As to the matter of blogs or Web sites with a particular bent toward this breed of crime fiction, I would suggest that Wallace check on Paperback Warrior and the ingloriously named Glorious Trash. Neither is exactly what Wallace has in mind, but both should offer him some new options for his reading pile.

Can anybody else propose other books or online resources?


Wallace Stroby said...

Horace McCoy's KISS TOMORROW GOODBYE from 1948 is pretty remarkable. Told in first-person by a sociopath career criminal. Same for Dan J. Marlowe's THE NAME OF THE GAME IS DEATH, from 1963.

Terrill Lee Lankford said...

James Ellroy seems like an obvious choice to add to this list, as does Kent Harrington who has a number of antihero protagonists in his books.

Unknown said...

Much appreciated.

I neglected to include the Demon Dog in my email to the blog but rest assured, I'm well acquainted with Mr Ellroy... in fact, I still fondly recall devouring L.A. Confidential, my introduction to his work, in one (lengthy) sitting many years ago.

I'll be sure to hunt down the others that you gentlemen mentioned and, as always, leave some room on my plate for future installments in the Crissa Stone series

Anonymous said...

Mr. Stroby is dead right, Marlowe's The Name of the Game is Death is simply essential reading for anyone with Mr. Wallace's tastes.

Also Ted Lewis' Get Carter and its prequel, Jack Carter's Law.
Victor Gischler's Gun Monkeys.
James Reasoner's (superb) Dust Devils.
Of more recent vintage, Patrick Maclean's highly enjoyable 'geriatric Parker' novel, The Soak.

I predict that Mr. Wallace, should he continue to follow this path, will shortly find himself collecting unreprinted Gold Medal Originals, many of which are fast, lean, hardboiled crime stories.

John Hocking

Kristopher said...

I would suggest the books of David Swinson. And would aim this reader towards DO SOME DAMAGE, which often highlights books/authors in the vein.

Randal S. BRANDT said...

Mr. Wallace might want to check out the offerings being published by All Due Respect Books, https://allduerespectbooks.com/ Many (all?) of their books seem to be right up his (dark, dark) alley.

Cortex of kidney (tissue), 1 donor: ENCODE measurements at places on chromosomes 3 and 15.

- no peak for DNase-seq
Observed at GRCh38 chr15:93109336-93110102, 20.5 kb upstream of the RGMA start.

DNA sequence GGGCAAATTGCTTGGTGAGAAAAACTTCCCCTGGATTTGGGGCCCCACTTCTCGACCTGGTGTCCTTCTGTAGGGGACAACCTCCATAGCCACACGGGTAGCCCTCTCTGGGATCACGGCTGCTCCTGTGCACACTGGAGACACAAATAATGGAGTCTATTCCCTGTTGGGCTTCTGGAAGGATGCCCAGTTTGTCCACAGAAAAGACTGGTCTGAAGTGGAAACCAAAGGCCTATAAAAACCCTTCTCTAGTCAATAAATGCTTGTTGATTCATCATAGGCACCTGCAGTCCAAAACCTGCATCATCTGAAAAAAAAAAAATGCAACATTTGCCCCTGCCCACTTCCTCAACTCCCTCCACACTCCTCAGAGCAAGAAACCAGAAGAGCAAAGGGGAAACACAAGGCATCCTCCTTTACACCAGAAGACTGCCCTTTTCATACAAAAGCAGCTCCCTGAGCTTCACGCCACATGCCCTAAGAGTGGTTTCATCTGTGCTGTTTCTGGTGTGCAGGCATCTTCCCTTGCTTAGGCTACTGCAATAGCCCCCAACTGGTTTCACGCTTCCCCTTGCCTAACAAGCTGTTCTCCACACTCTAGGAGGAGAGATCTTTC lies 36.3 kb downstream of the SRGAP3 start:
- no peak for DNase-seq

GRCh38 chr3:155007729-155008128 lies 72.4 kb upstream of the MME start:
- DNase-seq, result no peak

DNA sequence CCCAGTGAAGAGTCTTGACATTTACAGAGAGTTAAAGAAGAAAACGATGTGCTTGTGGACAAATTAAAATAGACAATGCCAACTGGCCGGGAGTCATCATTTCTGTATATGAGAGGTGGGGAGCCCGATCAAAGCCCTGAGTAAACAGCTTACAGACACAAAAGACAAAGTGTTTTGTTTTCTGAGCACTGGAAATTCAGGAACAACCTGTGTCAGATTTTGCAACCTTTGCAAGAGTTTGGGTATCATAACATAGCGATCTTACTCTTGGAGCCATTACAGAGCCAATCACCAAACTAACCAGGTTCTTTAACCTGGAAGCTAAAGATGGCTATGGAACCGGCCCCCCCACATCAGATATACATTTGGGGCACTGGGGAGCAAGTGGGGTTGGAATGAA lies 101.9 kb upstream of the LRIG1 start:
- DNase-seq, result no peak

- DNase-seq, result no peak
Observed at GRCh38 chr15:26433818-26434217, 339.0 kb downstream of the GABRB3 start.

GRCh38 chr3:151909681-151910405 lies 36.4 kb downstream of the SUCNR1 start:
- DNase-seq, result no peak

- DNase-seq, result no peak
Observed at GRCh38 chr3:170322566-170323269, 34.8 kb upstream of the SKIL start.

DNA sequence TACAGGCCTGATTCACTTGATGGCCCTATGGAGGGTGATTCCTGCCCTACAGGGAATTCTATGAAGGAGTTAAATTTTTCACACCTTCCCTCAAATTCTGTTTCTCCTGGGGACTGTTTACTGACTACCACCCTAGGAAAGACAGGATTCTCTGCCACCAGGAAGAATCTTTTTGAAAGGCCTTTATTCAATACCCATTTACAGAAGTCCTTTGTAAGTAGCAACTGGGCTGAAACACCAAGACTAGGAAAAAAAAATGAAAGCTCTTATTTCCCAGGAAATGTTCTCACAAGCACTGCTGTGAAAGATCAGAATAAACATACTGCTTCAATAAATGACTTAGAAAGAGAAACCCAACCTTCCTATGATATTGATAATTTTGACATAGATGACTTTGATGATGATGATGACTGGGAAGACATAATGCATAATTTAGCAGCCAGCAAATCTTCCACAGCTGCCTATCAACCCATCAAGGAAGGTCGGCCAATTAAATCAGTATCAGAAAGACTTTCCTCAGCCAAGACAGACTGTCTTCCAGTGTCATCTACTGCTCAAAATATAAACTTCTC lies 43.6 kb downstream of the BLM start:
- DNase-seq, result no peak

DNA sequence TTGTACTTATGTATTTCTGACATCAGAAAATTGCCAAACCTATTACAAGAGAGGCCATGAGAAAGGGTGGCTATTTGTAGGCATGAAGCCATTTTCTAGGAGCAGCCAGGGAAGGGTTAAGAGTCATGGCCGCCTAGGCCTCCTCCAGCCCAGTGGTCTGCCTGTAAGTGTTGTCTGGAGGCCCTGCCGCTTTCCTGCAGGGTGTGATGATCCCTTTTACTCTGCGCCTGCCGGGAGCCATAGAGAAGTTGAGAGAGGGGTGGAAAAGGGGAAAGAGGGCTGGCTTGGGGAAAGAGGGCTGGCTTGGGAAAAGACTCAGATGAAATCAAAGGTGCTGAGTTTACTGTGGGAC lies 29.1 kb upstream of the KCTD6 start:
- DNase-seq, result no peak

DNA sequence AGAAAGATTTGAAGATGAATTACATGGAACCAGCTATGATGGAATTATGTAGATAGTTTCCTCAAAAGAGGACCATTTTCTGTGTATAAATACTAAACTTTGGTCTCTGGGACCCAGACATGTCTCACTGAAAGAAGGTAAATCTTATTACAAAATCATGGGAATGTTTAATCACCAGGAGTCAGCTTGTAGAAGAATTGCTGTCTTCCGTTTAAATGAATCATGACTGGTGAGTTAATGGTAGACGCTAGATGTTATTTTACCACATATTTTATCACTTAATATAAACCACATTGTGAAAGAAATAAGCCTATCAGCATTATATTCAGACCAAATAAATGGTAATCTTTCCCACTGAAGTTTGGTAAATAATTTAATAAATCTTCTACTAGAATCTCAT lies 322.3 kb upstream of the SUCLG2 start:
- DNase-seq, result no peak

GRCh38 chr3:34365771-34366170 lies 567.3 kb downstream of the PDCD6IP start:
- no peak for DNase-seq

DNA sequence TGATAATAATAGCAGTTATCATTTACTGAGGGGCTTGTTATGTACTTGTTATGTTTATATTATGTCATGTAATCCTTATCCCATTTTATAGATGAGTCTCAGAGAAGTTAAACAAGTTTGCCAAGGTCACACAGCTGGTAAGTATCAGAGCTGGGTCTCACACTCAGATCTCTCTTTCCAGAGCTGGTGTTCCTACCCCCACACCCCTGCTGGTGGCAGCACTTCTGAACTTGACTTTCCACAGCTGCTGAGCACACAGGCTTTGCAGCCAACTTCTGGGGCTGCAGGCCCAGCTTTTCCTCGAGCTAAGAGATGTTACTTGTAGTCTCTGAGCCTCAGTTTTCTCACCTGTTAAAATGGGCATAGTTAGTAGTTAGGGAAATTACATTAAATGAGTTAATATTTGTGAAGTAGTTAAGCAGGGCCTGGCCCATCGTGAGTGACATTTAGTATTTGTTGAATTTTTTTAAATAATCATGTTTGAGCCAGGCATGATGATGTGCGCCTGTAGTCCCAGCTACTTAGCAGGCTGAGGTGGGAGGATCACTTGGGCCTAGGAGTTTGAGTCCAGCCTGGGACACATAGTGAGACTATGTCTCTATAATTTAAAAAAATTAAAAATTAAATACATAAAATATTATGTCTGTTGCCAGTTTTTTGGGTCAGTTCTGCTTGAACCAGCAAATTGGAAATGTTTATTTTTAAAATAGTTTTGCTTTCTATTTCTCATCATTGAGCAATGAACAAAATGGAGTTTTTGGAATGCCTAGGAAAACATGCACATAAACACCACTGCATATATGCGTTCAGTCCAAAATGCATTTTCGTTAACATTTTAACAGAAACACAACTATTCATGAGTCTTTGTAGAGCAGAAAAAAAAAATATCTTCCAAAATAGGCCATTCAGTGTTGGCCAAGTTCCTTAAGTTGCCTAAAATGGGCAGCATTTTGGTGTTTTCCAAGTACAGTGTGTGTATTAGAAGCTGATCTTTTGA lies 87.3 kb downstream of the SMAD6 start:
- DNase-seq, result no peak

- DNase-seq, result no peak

Brian Busby said...

At the risk of being accused of self-promotion, Ross Wallace may wish to take a look at the Ricochet Books series published by Montreal's Vehicule Press. For the most part, it consists of neglected Canadian noir novels of the 'forties, 'fifties, and early 'sixties, reissued in new reset editions with intros by John Farrow, John McFetridge and others.

Some feature private investigators, but most do not. David Montrose's Gambling With Fire and Waste No Tears by Hugh Garner, should have particular appeal.

Full disclosure: I'm series editor.

May as well add that I frequently review neglected Canadian crime novels - most out of print - on my blog The Dusty Bookcase.

J. Kingston Pierce said...

I think David Nemeth's blog, Unlawful Acts, might be another good source of leads Mr. Wallace can use in finding future reads.



Ross Wallace said...

Thanks to all. Looks like I'm locked and loaded for bad guy fiction for the foreseeable future. Really appreciate the recommendations --R

Anonymous said...

I'd also recommend all of Charles Willeford (except the Hoke Moselys), Charles Williams, the non-travis mcgee John D. MacDonalds, David Goodis, James Cain, and Nightmare Alley.

Anonymous said...

"Black Wings Has my Angel", "They Don't Dance Much", and "You Play the Black and the Red Comes Up".

Todd Mason said...

Like JKP, I'm a confirmed fan of William P. McGivern...and another you shouldn't miss is ODDS AGAINST TOMORROW.